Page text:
By Lisa Summers | Special to The Sun — With so much recent rain and water flowing through Sonoma County watersheds, it’s hard to remember that the San Francisco Bay is still suffering from the effects of a decades-long drought caused by over-allocation of the rivers that provide it with fresh water. It’s also hard to imagine, as our reservoirs fill and our roads flood, that water diversions from the three far away tributaries to the state’s second longest river — the San Joaquin River — could possibly affect the health and economic viability of Sonoma County.
But, forthcoming decisions from the State Water Resources Control Board (Water Board) regarding flow criteria for the San Joaquin River’s three main tributaries – the Tuolumne, Stanislaus and Merced Rivers — will affect Sonoma County’s economy and ecosystems. And this decision will set the stage for even more important decisions, due this summer, regarding how much water from the Central Valley makes it to San Francisco Bay.
Phase I of the planned update deals with flow conditions from the San Joaquin’s main tributaries. Based on input from all parties, the Water Board concluded in 2010 that 60 percent of the San Joaquin’s winter-spring runoff would need to flow freely from February to June to rebuild historic salmon runs. But, the Water Board’s current proposal argues for leaving only 40 percent of the water in the streams, perpetuating conditions that threaten already struggling salmon populations.
According to scientists and fisheries managers a combination of massive investments in habitat restoration, better reservoir management, and increasing flows to 50 percent or more of what would flow naturally, could lead to production of 100,000 salmon in the ocean every year, from the San Joaquin Valley alone. The current proposal, however, is like being offered only part of a bridge over an abyss. The Bay’s fish and wildlife species, and humans that depend on them, don’t need all the flow in the Central Valley, but they do need a complete bridge to the future.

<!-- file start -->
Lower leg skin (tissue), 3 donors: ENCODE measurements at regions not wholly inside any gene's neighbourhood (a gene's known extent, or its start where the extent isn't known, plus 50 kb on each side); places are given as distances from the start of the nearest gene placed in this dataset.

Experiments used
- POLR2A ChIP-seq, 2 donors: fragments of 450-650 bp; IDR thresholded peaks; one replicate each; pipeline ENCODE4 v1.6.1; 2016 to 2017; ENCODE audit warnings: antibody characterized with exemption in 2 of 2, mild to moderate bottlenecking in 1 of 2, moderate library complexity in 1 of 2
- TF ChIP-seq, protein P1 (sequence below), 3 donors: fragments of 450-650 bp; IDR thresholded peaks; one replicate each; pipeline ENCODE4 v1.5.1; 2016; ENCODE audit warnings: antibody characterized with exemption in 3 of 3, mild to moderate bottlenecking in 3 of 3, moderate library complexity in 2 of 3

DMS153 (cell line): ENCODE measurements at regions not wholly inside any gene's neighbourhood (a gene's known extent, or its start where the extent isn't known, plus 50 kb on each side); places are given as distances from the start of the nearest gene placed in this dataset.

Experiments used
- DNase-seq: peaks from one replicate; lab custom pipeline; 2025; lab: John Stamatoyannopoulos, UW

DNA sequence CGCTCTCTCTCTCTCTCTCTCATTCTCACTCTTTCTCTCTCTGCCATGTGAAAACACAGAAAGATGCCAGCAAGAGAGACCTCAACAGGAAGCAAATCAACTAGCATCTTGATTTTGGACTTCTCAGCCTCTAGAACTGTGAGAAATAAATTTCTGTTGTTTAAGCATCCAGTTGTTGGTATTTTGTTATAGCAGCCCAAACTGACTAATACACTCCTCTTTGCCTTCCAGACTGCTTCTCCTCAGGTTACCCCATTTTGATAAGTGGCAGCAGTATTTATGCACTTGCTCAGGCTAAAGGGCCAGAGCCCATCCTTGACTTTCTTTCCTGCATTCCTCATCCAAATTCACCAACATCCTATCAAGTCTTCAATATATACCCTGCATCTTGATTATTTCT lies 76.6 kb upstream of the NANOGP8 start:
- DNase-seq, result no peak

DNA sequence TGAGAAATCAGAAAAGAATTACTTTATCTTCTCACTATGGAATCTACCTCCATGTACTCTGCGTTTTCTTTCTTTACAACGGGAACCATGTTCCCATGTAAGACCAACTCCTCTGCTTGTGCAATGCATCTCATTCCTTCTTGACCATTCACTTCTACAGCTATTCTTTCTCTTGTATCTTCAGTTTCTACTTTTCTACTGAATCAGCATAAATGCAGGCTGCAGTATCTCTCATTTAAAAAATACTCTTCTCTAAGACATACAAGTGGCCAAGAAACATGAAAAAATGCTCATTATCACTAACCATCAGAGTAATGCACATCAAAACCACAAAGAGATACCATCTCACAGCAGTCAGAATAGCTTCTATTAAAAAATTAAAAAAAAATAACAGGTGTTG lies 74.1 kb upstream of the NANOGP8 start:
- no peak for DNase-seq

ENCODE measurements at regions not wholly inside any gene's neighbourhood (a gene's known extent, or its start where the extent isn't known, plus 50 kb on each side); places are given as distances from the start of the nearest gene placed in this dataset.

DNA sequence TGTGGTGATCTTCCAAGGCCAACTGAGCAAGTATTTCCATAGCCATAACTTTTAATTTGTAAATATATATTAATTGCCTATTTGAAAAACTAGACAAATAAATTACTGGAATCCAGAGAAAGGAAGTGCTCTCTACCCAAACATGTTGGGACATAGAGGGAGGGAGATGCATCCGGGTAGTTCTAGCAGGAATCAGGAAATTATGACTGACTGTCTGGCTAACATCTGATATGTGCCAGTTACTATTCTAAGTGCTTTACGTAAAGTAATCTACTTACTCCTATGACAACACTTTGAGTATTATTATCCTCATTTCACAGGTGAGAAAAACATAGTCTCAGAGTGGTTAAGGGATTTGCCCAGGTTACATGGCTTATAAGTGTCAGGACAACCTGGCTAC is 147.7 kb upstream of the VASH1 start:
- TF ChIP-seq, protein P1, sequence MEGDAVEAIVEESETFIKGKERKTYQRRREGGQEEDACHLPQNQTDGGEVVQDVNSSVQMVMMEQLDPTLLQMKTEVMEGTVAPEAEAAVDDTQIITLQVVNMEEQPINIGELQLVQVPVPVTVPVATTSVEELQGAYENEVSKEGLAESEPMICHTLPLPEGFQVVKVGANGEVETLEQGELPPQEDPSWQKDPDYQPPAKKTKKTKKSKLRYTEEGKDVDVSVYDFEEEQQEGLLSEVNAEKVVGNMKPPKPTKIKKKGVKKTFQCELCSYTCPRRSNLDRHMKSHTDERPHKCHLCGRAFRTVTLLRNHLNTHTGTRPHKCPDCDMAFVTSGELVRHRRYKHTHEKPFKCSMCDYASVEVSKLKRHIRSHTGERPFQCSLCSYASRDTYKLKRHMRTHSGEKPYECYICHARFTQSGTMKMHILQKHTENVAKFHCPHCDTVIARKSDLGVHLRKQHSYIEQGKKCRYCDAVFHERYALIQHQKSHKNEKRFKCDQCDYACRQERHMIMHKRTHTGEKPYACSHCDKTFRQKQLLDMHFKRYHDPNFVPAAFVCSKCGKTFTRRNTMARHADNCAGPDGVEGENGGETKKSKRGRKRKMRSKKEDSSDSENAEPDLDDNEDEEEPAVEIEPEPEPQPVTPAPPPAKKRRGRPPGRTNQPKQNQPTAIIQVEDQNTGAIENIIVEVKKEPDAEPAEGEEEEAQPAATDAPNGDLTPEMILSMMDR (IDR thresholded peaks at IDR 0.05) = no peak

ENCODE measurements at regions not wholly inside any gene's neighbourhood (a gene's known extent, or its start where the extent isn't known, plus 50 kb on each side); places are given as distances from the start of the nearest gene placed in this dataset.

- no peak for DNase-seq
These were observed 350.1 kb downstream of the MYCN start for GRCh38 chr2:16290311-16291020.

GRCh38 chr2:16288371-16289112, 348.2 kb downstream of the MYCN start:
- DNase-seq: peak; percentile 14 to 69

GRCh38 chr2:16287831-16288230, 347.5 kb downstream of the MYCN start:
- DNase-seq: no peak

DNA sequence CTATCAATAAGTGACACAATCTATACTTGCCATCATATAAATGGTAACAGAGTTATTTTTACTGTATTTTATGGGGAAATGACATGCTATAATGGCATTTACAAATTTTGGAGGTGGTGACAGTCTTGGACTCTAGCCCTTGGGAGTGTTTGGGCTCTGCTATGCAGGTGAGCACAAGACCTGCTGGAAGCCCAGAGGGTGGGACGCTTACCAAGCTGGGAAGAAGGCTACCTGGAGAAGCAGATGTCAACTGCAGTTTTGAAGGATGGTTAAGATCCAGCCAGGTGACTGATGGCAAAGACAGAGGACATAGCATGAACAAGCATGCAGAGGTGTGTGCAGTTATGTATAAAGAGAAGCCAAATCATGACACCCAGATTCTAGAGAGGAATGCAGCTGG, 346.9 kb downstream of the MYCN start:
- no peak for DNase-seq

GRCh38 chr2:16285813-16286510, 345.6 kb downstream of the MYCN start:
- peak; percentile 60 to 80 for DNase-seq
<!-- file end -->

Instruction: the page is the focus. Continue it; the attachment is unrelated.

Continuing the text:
Tens of thousands of jobs in California are tied to Central Valley production of Chinook salmon; many of those jobs are in Sonoma County. Salmon fishing is a $1.5 billion industry in California, yet collapses are taking a financial toll. Historic salmon runs in the San Joaquin valley once numbered in the hundreds of thousands; unsustainable diversion of fresh water (up to 90 percent of the river’s flow in some years) is the major reason native salmon and steelhead runs in the Stanislaus, Tuolumne, and Merced Rivers are imperiled. Commercial and recreation fishing fleets in Bodega Bay have suffered in recent years from low salmon numbers. Even though many of the salmon caught are native to the Sacramento River, San Joaquin salmon make a contribution and fish co-mingle in the ocean. A revitalized salmon fishery in the San Joaquin would certainly give Bodega Bay fleets an economic boost.
Salmon aren’t the only species suffering. For example, Chinook salmon are important to the survival of orcas that hunt off our coast but our orcas are now showing signs of starvation. These and other marine mammals that depend on fish produced in the San Francisco Bay watershed are part of the reason people visit the Sonoma Coast, and visitors mean jobs.
Finally, lest we forget, Sonoma County is bordered by San Francisco Bay. The Bay’s water quality, fish and wildlife, and natural habitats are important to all of us. The raft of endangered fish species in the Bay – from salmon, to smelt, to sturgeon – represent a direct loss and their decline reflects degradation, such as toxic algal blooms, of other values the Bay provides to our County and region.
Salmon are significant to Sonoma’s natural and cultural heritage. They and other fish that depend on adequate freshwater flows into and through San Francisco Bay will not find champions among the anti-environment picks of the incoming federal administration. The time to contact the Chair of the State Water Board is now — for the fish and for our future.